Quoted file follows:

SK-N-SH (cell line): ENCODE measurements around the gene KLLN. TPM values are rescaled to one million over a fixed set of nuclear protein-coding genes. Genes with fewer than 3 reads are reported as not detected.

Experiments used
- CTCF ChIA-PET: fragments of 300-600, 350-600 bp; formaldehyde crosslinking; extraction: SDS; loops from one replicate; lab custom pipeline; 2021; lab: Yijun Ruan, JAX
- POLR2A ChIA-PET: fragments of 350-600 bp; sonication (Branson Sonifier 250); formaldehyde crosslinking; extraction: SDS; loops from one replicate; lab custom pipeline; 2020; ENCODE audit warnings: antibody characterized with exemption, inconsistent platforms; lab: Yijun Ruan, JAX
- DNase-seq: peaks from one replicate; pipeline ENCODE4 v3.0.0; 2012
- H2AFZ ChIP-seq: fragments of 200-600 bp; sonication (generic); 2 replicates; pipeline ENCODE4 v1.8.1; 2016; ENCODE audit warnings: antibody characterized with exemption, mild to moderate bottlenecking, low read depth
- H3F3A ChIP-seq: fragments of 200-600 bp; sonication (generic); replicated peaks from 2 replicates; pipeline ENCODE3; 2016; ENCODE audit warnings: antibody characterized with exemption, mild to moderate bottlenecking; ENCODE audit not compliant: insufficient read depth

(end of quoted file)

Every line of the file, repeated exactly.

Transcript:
SK-N-SH (cell line): ENCODE measurements around the gene KLLN. TPM values are rescaled to one million over a fixed set of nuclear protein-coding genes. Genes with fewer than 3 reads are reported as not detected.

Experiments used
- CTCF ChIA-PET: fragments of 300-600, 350-600 bp; formaldehyde crosslinking; extraction: SDS; loops from one replicate; lab custom pipeline; 2021; lab: Yijun Ruan, JAX
- POLR2A ChIA-PET: fragments of 350-600 bp; sonication (Branson Sonifier 250); formaldehyde crosslinking; extraction: SDS; loops from one replicate; lab custom pipeline; 2020; ENCODE audit warnings: antibody characterized with exemption, inconsistent platforms; lab: Yijun Ruan, JAX
- DNase-seq: peaks from one replicate; pipeline ENCODE4 v3.0.0; 2012
- H2AFZ ChIP-seq: fragments of 200-600 bp; sonication (generic); 2 replicates; pipeline ENCODE4 v1.8.1; 2016; ENCODE audit warnings: antibody characterized with exemption, mild to moderate bottlenecking, low read depth
- H3F3A ChIP-seq: fragments of 200-600 bp; sonication (generic); replicated peaks from 2 replicates; pipeline ENCODE3; 2016; ENCODE audit warnings: antibody characterized with exemption, mild to moderate bottlenecking; ENCODE audit not compliant: insufficient read depth